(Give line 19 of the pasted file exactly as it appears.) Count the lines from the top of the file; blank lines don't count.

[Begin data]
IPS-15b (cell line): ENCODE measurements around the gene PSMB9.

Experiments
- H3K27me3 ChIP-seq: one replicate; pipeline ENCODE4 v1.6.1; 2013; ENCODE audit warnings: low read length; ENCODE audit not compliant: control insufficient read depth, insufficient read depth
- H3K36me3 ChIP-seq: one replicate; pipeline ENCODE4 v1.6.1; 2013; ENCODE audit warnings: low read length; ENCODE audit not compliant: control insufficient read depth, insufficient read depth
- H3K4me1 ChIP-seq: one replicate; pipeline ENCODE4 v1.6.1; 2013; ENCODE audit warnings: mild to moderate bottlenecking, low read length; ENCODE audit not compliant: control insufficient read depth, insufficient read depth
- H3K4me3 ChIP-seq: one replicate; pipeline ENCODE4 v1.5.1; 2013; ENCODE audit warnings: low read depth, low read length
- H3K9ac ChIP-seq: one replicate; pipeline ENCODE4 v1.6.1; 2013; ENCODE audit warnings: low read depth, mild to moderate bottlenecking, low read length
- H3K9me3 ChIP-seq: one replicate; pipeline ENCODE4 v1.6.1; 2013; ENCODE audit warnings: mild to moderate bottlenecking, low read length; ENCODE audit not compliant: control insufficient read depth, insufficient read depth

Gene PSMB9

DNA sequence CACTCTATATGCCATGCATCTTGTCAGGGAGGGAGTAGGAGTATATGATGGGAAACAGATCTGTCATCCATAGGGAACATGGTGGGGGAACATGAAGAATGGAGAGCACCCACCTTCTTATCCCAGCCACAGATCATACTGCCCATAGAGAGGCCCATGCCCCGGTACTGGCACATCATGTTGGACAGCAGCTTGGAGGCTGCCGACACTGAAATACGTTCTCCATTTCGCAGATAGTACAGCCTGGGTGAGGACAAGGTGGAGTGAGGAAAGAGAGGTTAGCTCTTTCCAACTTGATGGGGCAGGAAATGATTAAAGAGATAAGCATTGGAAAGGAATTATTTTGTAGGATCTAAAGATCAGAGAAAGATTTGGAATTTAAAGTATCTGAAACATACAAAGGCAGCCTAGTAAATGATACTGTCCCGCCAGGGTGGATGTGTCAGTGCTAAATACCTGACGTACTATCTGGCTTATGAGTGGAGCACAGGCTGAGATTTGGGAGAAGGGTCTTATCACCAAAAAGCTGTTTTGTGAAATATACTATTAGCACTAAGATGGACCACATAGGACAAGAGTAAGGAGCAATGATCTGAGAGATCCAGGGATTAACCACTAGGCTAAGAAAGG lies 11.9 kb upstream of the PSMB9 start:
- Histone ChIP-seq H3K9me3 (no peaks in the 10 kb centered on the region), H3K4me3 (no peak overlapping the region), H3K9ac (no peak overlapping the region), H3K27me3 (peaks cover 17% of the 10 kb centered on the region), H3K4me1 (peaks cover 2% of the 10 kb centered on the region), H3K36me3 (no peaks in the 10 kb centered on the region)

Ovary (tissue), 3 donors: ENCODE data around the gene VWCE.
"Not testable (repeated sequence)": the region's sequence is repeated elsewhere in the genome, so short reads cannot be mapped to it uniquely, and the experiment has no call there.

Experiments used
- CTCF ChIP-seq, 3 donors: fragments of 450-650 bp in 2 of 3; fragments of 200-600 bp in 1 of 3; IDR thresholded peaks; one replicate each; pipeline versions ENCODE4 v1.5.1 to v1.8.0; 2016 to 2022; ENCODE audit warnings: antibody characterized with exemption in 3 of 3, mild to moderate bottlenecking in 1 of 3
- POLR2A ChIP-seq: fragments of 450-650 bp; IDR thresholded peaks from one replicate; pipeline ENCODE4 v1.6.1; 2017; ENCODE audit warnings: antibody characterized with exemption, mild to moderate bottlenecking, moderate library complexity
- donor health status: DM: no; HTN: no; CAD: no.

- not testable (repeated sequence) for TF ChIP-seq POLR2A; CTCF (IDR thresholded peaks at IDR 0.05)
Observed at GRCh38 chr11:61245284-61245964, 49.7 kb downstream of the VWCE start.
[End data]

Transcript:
Observed at GRCh38 chr11:61245284-61245964, 49.7 kb downstream of the VWCE start.